The Senate is gearing up to rebut the administration on Syria, after President TrumpDonald John TrumpFive landmark moments of testimony to Congress Lindsey Graham basks in the impeachment spotlight Democrats sharpen their message on impeachment MORE's decision to pull U.S. troops caught lawmakers flatfooted.

Wrapping up the chamber's work for the week, Majority Leader Mitch McConnellAddison (Mitch) Mitchell McConnellLindsey Graham basks in the impeachment spotlight Biden not ruling out Senate voting to impeach Trump: 'It will depend on what their constituency says' Congress hunts for path out of spending stalemate MORE (R-Ky.) set up an initial vote to take up legislation that would impose sanctions on Syrian President Bashar Assad's government and bolster cooperation with Israel and Jordan.

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The bill was brought to the floor using a fast-track procedure that lets it skip over committee proceedings. It will be the first piece of legislation the Senate has a vote on since the start of the 116th Congress on Thursday.

"It speaks directly to some critical American interests in that part of the world. Our security cooperation with key partners, Israel and Jordan, and the ongoing humanitarian and security catastrophe in the Syrians' civil war," McConnell said from the Senate floor.

McConnell added that the legislation "affirms that the United States needs to walk the walk and authorize military assistance, cooperative missile defense as well as loan guarantees."

The legislation was introduced by Sens. Marco RubioMarco Antonio RubioGOP senators plan to tune out impeachment week Republicans warn election results are 'wake-up call' for Trump Paul's demand to out whistleblower rankles GOP colleagues MORE (R-Fla.), Jim RischJames (Jim) Elroy RischOvernight Defense: Protests at Trump's NYC Veterans Day speech | House Dems release Pentagon official's deposition transcript | Lawmakers ask Trump to rescind Erdogan invite Trump encounters GOP resistance to investigating Hunter Biden Graham: Schiff comment on inquiry findings 'full of crap' MORE (R-Idaho), who chairs the Foreign Relations Committee; Cory GardnerCory Scott GardnerThis week: House kicks off public phase of impeachment inquiry Progressive veterans group launches campaign labeling Trump as a 'national security threat' It's time for Congress to establish a national mental health crisis number MORE (R-Colo.) and McConnell.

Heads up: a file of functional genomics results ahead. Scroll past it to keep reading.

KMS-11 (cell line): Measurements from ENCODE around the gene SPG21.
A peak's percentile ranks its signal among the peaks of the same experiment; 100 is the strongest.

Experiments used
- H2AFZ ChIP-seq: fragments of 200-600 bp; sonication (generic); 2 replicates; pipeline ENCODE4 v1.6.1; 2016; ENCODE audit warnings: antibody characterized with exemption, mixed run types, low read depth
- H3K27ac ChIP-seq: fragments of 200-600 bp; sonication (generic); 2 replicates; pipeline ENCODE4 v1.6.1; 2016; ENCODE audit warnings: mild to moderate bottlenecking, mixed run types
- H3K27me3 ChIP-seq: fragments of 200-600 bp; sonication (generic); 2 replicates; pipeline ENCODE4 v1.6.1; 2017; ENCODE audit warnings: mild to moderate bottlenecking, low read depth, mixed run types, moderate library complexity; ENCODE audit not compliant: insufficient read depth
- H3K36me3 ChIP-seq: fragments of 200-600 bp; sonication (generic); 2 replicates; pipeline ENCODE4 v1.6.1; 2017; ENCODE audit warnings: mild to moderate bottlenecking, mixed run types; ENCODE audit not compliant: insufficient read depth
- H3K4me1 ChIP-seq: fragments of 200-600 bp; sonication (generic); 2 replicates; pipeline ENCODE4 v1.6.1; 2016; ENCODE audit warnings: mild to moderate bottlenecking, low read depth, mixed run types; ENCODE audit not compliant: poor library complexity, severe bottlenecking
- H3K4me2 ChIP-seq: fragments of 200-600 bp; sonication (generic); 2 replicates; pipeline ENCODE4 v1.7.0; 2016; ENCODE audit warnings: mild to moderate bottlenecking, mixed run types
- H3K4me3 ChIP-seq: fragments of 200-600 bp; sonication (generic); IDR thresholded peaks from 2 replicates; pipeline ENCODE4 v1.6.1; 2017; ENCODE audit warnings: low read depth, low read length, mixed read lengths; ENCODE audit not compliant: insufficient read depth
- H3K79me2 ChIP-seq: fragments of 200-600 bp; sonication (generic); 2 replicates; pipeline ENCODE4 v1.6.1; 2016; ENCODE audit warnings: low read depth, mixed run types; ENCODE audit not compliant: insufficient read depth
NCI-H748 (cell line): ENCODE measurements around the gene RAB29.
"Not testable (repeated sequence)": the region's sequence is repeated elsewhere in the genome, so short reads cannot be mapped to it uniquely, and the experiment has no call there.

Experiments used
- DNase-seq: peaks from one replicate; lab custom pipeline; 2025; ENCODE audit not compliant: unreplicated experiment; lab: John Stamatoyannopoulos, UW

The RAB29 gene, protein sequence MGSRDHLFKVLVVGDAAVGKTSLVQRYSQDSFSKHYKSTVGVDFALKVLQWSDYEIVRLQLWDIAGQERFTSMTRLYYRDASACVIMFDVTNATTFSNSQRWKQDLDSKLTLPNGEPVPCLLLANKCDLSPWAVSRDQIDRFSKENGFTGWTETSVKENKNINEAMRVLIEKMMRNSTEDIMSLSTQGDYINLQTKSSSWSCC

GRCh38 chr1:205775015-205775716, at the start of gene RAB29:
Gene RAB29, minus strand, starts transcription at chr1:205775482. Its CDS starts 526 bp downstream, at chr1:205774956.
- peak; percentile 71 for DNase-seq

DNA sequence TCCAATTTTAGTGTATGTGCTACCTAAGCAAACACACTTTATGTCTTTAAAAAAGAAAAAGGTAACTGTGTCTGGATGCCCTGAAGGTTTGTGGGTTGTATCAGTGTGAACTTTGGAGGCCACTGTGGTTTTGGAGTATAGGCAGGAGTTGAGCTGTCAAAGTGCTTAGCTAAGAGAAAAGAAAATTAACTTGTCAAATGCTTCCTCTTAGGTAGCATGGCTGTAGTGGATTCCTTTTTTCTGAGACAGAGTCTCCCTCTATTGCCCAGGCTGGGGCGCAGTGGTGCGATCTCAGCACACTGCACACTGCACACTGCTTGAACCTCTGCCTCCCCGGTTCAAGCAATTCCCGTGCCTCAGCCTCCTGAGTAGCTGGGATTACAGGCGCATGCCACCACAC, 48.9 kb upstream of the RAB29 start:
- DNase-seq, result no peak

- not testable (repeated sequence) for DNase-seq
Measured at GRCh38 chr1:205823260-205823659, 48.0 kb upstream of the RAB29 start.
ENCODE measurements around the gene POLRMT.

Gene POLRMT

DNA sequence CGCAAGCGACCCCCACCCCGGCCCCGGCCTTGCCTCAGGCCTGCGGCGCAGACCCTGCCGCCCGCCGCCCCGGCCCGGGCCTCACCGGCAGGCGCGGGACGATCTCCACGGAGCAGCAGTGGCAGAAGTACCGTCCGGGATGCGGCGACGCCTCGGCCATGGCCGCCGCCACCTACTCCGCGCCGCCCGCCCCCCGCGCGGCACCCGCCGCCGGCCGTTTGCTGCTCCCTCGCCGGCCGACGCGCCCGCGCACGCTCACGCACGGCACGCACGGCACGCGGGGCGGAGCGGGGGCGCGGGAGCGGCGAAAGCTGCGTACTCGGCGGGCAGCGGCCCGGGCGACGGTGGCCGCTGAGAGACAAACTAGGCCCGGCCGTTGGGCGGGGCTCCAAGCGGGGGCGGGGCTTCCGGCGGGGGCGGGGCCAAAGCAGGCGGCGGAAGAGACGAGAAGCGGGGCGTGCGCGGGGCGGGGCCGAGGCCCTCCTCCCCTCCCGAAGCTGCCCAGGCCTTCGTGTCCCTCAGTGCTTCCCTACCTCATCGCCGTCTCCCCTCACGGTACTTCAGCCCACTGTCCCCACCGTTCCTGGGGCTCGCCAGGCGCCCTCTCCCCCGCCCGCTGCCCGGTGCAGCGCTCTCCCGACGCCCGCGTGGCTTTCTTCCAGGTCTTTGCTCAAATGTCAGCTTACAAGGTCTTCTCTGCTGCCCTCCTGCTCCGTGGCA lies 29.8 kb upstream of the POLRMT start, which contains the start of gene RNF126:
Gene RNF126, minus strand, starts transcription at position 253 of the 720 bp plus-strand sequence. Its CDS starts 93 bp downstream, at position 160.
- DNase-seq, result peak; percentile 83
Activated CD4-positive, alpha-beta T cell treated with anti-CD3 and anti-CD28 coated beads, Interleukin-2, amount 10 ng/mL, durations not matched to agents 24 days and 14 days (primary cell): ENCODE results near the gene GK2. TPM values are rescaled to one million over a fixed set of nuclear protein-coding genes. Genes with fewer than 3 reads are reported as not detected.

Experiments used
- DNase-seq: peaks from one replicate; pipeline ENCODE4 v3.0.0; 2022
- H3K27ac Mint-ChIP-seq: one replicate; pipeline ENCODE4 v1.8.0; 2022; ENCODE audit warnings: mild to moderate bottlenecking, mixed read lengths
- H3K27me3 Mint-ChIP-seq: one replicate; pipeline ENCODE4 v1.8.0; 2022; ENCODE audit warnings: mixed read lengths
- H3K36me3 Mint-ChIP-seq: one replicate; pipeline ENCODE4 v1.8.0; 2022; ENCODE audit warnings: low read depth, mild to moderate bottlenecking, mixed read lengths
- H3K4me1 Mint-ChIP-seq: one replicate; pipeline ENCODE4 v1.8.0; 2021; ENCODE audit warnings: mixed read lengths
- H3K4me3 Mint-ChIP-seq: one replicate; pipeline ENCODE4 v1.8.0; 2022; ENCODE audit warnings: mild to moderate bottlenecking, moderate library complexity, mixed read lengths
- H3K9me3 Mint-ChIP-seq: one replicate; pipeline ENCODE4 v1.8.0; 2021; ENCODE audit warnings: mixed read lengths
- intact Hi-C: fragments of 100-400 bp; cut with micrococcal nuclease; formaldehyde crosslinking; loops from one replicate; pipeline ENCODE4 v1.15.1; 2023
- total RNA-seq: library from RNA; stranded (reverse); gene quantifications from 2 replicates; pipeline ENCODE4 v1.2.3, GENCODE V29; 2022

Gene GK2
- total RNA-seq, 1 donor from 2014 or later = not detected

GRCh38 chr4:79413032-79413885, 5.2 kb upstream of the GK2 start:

In addition to new sanctions, it includes four bills that were introduced during the last Congress but that didn't make it to Trump's desk. One, from Rubio and Sen. Joe ManchinJoseph (Joe) ManchinFormer coal exec Don Blankenship launches third-party presidential bid Centrist Democrats seize on state election wins to rail against Warren's agenda Overnight Energy: Senate eyes nixing 'forever chemicals' fix from defense bill | Former Obama EPA chief named CEO of green group | Senate reviews Interior, FERC nominees criticized on ethics MORE (D-W.Va.), seeks to counter the "Boycott, Divestment, Sanctions" movement by opposing boycotts or divestment from Israel.

Though the legislation doesn't speak directly to the U.S. military's involvement in Syria, Senate aides told NBC News that it's meant to reassert Congress's role in shaping foreign policy and make the argument for continued U.S. engagement.

Trump's decision to withdraw troops from northern Syria enraged GOP senators, who gave Vice President Pence an "earful" during a closed-door lunch and have publicly urged Trump to reverse course.

McConnell appeared to tip his hat toward that debate on Friday, saying he anticipates the Senate will debate the issue "in the coming weeks" and predicted it will be "contentious."

"There is no question that we continue to face serious challenges from al Qaeda and ISIS in Syria as well as from Iran, Russia and the Assad regime itself. And I anticipate this body will debate U.S. military strategy toward Syria in the coming weeks as it conducts oversight over the administration's apparently ongoing review of its Syria policy," he said.

He added that he hoped "the administration and Congress will be deliberate and sober as we consider the risk of various approaches. … The debate is forthcoming. I imagine it could be contentious."